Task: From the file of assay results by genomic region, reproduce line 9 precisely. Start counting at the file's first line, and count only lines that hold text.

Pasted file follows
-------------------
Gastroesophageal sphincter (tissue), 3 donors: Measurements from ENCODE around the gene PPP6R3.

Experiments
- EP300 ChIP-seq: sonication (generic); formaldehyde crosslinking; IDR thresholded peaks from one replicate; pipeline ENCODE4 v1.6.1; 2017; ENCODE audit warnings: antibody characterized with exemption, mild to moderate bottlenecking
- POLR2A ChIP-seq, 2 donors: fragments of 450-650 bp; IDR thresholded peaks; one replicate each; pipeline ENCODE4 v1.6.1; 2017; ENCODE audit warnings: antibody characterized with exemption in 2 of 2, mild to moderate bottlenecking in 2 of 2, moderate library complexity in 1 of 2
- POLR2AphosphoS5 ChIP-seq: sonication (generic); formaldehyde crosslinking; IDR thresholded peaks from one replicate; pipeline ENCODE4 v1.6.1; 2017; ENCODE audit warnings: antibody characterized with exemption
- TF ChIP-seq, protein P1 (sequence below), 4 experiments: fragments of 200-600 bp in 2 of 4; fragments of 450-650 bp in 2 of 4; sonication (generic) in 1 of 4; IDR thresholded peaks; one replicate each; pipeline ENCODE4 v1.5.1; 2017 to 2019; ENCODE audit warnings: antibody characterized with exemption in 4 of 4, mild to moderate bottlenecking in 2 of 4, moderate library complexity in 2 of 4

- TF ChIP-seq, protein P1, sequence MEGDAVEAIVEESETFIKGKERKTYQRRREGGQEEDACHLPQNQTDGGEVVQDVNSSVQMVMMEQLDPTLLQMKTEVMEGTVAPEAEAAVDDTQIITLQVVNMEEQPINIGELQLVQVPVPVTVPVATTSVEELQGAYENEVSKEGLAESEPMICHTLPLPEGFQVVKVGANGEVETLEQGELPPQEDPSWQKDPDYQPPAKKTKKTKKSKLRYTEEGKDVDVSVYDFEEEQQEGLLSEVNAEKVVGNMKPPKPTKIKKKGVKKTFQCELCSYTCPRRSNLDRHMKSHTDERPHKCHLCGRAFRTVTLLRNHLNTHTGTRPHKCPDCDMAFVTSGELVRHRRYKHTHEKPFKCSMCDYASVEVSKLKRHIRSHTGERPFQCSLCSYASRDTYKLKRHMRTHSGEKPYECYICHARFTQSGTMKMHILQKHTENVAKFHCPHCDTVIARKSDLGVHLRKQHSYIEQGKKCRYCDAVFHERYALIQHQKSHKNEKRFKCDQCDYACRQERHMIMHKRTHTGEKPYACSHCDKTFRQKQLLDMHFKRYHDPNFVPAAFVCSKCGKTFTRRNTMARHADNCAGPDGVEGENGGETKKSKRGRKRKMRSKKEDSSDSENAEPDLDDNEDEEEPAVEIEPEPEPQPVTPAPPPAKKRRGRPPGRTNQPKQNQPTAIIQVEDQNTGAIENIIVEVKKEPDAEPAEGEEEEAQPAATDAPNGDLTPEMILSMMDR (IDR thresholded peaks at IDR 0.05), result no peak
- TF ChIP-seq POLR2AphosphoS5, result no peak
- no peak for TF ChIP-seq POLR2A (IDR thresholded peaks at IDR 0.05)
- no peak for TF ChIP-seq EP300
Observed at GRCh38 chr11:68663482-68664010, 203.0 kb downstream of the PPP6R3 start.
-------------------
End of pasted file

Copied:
- no peak for TF ChIP-seq POLR2A (IDR thresholded peaks at IDR 0.05)